All devices under 768px wide render the single column layout, where content naturally spans the entire screen. For devices wider than 768px, the content is structured in the grid, in a container which expands at each of Bootstrap’s chosen media query break points (992px, 1200px). The columns are no longer fixed widths, they are relative widths calculated by Bootstrap in percentages.

      Mobile-first design does take longer, but saves a lot of development time later on in the process.

      Designing for developers

      Designing with front-end and back-end development in mind is essential to the success of any web project. It doesn’t mean you have to pull any punches creatively, it simply means taking a few extra steps to make life easier for the developers who have to work with your Bootstrap-inspired design down the track.

      • Provide the mobile version of the design first, this will make mobile-first development an enormous amount easier. Design a 480px wide version with content spanning 450px and 15px gutters down both sides.
      • The tablet mock-up should be 768px wide and designed using the Bootstrap grid template.
      • Provide the optimised images for each viewport size as well as high-density/retina displays
      • Familiarise yourself with the CSS and JavaScript components of Bootstrap, base your design around these components.
      • Bootstrap is full of great features, but completely overhauling styles or adding on extra interactivity will slow down the development process.
      Bootstrap 3 sizes
      Extra-small devices Small devices Medium devices Large devices
      Devices affected Mobile phones Tablet, mini-tablet Laptop, small desktop monitors Wide-screen desktop monitors, TV screens
      1 Column width Fluid 63px 81px 97px
      2 Column width 125px 161px 195px
      3 Column width 185px 240px 292px
      4 Column width 243px 323px 390px
      5 Column width 312px 400px 488px
      6 Column width 367px 478px 585px
      7 Column width 424px 566px 683px
      8 Column width 499px 647px 780px
      9 Column width 548px 728px 878px
      10 Column width 615px 808px 975px
      11 Column width 684px 875px 1073px
      12 Column width 726px 964px 1174px
      Design canvas width 480px wide 768px wide 1000px wide 1200px wide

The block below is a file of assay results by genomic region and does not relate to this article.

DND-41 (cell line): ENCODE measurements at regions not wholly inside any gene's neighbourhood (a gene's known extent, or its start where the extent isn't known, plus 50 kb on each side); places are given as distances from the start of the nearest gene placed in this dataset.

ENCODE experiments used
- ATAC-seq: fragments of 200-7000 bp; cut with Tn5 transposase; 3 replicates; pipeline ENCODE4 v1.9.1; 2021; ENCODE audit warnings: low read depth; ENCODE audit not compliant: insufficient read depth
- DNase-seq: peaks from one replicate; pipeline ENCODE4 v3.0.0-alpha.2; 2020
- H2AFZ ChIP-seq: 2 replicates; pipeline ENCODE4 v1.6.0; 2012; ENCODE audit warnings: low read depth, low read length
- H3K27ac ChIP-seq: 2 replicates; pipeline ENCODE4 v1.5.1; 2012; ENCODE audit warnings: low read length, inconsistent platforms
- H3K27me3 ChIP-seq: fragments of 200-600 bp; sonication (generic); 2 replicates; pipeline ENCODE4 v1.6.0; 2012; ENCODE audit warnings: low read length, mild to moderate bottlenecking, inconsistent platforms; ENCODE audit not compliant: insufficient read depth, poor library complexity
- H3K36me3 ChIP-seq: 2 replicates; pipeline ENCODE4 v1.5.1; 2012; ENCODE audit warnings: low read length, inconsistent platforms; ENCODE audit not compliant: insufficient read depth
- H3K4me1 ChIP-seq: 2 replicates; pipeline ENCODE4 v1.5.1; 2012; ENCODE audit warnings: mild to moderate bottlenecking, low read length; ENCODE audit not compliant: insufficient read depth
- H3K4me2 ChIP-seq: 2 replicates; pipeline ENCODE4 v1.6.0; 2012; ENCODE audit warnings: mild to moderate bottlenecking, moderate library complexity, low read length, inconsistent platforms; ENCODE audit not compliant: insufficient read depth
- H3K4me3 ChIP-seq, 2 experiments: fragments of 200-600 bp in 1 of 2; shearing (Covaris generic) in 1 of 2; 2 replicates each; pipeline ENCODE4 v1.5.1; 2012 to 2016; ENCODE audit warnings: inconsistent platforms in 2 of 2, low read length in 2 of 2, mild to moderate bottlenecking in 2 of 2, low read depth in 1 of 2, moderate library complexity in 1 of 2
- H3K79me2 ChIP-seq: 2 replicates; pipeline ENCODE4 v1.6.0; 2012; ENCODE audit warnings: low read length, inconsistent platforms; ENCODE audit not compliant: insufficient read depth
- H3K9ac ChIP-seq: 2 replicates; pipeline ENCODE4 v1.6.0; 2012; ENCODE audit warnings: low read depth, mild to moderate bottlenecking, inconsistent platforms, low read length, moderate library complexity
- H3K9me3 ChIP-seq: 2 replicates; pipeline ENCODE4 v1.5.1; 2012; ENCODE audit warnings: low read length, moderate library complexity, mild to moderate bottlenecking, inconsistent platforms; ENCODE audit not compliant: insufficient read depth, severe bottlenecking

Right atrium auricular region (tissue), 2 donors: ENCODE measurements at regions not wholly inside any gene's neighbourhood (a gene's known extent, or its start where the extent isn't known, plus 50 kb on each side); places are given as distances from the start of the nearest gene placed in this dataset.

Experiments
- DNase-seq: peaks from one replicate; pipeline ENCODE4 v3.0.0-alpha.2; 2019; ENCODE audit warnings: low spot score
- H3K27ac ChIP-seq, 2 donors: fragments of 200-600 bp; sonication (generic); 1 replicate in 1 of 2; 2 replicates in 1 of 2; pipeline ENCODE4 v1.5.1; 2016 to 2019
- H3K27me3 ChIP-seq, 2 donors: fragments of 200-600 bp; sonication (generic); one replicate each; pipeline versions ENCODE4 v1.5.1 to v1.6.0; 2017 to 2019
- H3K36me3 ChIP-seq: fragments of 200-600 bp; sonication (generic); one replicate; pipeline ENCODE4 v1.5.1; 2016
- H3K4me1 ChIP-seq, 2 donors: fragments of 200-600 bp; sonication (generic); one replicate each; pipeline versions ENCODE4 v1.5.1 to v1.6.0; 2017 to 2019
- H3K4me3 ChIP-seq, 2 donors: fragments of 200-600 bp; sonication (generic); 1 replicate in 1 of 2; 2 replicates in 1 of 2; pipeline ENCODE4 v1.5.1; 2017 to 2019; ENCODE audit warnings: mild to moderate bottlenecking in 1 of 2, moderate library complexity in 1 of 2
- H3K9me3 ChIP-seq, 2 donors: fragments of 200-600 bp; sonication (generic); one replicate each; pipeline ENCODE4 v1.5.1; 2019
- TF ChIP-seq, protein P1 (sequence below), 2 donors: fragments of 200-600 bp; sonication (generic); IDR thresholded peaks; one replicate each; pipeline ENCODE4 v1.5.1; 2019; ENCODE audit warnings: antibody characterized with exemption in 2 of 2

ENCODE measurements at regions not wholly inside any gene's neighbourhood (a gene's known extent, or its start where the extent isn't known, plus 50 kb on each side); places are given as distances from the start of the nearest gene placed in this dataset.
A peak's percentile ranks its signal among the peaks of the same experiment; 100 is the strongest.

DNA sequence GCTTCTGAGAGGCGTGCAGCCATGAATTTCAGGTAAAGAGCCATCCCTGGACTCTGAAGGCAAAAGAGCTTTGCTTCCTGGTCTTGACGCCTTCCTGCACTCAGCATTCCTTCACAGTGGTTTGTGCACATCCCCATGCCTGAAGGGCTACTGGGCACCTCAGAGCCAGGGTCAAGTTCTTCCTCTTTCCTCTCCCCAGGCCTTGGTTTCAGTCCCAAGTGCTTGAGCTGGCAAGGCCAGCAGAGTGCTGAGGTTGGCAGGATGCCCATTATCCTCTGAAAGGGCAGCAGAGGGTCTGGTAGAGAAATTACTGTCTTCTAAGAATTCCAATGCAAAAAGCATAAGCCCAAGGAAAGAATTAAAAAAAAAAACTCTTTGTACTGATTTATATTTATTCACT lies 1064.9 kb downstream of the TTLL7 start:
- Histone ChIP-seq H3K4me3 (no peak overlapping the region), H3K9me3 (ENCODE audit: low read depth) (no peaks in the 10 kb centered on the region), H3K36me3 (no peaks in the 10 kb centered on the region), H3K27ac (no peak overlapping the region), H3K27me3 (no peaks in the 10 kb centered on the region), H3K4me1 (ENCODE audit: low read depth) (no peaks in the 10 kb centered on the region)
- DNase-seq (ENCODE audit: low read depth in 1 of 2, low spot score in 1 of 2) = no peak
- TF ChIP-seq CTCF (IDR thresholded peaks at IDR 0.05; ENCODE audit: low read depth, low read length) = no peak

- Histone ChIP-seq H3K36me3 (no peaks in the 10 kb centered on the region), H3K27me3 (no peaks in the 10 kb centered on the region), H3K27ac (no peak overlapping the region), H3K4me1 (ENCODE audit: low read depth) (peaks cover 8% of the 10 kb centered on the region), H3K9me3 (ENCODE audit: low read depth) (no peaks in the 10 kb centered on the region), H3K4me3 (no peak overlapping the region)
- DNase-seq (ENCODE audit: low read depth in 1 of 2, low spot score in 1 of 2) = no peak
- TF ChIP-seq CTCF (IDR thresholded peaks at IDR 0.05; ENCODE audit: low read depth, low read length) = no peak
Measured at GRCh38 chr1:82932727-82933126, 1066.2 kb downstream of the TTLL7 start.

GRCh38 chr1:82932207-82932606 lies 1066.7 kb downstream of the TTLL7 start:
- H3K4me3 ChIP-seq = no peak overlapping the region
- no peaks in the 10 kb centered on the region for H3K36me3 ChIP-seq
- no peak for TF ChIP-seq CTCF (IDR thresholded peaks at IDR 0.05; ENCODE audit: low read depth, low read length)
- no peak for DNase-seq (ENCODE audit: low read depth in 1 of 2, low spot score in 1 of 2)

Extra full-width image versions to create 290px wide* 750px wide*
      450px wide*
      690px wide*
      2x Retina version of each image

      * If the image is wider than this

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  1. Francis

    Thanks for sharing your knowledge.
    In your introduction, you say that working with Bootstrap requires being familiar with mobile first design and such things. I would expect most web designers are familiar with that, or if they aren’t, are well aware they should get started fast.
    I’m trying to get started with Bootstrap, and the obstacles I am facing have nothing to do with responsive grids or viewports. It’s getting node.js installed, getting a working package.json file in the right place, figuring out what those mountains of files and folders are doing there, wondering how local and global npm combine. None of this relates to a designer’s job.
    I get the impression that all this could be simplified for designers; like for jQuery or jQuery mobile, where you just add in a link or two to files somewhere on the web, and you can start copy-pasting-adapting the examples you find on the web.
    One of the seminal principles of design is to make things simple and eliminate clutter and complication. Right now I feel I am wading in just that.

    1. Francis

      Hope I didn’t sound too negative…
      I’m not saying mastering node.js and LESS compilation and grunt aren’t worthy pursuits in themselves. Simply I don’t see why they are standing in my way when I want to use a package of js and css files.

  2. David Walker-Lecic


    Great article and overview of BS3. Can you elaborate on the Bootstrap 3 size charts. What exactly are the pixel sizes representing next to the 1-12 column areas? I understand the breakpoints, etc. but the recommended sizing is a tad elusive as to what you’re trying to convey?

    ie. 6 Column width 367px 478px 585px – please use this one as an example.

    Thank you! Cheers!

    1. Sam Post author

      Hi David,

      The pixel value represents the smallest width that each column will be at the given break-point.

      As Bootstrap’s grid columns are relative width, the widths will expand as the device width increases.

      The chart is to help designers to provide images/content to fit these columns when designing with the grid, this way, the front-end developer can switch out images at the given break points for greater efficiency. (i.e. don’t load assets which are larger than they need to be)

      I hope that was helpful!